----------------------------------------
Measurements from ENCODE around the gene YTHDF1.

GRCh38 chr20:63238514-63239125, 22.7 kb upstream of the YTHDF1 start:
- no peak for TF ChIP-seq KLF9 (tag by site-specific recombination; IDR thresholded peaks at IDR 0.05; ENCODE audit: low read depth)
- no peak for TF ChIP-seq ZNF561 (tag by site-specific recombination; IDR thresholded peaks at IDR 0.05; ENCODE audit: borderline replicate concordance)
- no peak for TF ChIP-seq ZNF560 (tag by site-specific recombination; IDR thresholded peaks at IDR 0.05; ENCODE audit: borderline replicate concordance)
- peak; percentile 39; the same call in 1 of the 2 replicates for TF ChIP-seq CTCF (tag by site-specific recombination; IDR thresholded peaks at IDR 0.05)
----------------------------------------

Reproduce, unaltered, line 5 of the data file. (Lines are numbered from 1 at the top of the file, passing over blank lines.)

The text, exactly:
- no peak for TF ChIP-seq ZNF560 (tag by site-specific recombination; IDR thresholded peaks at IDR 0.05; ENCODE audit: borderline replicate concordance)